Hepatitis C is a liver disease caused by the hepatitis C virus: the virus can cause both acute and chronic hepatitis infection, ranging in severity from a mild illness lasting a few weeks to a serious, lifelong illness.
The hepatitis C virus is a bloodborne virus and the most common modes of infection are through unsafe injection practices, inadequate sterilization of medical equipment, and the transfusion of unscreened blood and blood products.
Globally, between 130–150 million people globally have chronic hepatitis C infection.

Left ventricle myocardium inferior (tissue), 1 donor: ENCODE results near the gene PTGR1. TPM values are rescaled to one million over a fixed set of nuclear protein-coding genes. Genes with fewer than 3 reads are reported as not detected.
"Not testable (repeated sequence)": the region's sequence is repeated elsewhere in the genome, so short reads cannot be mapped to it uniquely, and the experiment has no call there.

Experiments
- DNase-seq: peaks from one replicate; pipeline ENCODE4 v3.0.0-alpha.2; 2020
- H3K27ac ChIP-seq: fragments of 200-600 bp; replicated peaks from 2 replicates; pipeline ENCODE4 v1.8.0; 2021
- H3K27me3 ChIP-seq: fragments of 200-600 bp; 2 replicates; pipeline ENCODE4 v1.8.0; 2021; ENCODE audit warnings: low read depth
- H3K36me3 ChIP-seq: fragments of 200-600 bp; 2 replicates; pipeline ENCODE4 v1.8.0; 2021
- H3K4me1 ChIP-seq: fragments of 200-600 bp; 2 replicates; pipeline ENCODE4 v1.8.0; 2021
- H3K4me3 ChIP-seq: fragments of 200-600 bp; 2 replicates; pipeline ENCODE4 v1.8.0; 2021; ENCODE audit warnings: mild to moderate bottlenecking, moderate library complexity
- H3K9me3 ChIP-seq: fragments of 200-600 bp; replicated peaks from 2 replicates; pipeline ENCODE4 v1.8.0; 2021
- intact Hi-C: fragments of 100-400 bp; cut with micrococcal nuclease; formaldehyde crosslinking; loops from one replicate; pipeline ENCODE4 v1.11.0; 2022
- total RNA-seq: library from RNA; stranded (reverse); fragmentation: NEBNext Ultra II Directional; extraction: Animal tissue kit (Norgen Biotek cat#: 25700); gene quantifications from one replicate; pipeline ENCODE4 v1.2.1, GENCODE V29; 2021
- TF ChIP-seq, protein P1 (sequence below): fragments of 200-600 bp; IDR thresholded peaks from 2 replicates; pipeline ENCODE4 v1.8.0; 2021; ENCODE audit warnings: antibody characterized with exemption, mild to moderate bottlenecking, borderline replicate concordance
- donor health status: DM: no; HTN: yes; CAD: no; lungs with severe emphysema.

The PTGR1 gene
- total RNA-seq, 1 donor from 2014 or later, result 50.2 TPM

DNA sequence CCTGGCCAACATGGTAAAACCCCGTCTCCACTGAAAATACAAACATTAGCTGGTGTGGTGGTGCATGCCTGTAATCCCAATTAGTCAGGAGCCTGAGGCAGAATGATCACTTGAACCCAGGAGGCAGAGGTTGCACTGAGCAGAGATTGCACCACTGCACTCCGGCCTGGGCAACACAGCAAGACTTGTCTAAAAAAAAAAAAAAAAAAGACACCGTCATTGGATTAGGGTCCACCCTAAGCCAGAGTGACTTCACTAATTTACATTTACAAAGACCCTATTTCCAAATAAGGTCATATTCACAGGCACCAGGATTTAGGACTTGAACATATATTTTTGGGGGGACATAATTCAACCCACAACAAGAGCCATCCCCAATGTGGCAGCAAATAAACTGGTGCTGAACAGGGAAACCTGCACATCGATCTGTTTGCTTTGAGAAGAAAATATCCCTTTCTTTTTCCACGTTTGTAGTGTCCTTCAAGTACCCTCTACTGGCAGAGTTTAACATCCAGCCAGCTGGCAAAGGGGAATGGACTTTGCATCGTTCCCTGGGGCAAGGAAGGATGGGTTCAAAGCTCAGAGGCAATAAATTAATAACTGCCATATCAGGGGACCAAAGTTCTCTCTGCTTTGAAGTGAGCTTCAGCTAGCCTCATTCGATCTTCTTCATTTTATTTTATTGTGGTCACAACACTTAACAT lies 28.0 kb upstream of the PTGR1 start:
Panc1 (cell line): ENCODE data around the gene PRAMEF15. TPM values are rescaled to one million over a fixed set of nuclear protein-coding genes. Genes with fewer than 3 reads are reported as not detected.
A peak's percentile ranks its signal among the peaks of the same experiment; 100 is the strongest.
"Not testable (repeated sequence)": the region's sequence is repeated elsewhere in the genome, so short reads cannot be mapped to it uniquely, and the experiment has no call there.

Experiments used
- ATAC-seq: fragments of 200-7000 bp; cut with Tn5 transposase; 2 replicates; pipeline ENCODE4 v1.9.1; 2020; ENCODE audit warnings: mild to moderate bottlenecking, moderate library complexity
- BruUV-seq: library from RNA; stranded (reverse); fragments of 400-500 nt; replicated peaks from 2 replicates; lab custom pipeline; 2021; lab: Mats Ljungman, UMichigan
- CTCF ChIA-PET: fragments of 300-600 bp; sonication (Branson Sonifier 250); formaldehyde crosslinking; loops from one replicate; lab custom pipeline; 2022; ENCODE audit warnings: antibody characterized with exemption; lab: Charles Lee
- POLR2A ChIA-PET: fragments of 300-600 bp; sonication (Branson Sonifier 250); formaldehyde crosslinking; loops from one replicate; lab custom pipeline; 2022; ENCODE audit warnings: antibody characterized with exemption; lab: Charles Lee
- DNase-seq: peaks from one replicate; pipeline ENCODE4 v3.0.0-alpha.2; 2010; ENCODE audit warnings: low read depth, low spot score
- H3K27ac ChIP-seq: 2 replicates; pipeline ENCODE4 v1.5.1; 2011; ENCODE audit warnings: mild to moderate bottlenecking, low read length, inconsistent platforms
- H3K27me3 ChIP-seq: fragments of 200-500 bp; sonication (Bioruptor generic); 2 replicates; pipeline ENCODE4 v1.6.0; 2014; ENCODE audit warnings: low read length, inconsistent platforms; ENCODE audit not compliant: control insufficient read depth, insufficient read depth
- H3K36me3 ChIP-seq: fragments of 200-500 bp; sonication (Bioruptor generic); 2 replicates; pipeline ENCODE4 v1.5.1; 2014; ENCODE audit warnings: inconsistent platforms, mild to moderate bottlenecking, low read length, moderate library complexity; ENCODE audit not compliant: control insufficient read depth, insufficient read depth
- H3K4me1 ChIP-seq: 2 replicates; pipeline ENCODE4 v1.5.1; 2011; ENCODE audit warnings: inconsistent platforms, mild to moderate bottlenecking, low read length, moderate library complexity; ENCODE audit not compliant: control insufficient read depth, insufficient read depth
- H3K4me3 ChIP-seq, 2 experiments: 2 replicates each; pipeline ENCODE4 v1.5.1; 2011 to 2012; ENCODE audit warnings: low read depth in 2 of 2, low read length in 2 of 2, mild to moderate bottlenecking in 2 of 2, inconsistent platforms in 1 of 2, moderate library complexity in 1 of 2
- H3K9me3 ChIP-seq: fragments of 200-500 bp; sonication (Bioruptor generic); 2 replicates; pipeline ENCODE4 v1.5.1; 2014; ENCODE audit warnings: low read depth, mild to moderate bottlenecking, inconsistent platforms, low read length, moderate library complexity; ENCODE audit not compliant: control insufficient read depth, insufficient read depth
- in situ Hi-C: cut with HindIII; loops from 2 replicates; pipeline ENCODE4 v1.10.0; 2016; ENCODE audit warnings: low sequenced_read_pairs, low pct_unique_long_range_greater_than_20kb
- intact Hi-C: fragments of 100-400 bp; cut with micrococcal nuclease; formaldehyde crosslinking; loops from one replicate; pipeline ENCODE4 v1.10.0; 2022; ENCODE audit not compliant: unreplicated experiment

A significant number of those who are chronically infected will develop liver cirrhosis or liver cancer.
Approximately 700 000 people die each year from hepatitis C-related liver diseases 1.
Antiviral medicines can cure approximately 90% of persons with hepatitis C infection, thereby reducing the risk of death from liver cancer and cirrhosis, but access to diagnosis and treatment is low.
There is currently no vaccine for hepatitis C; however research in this area is ongoing.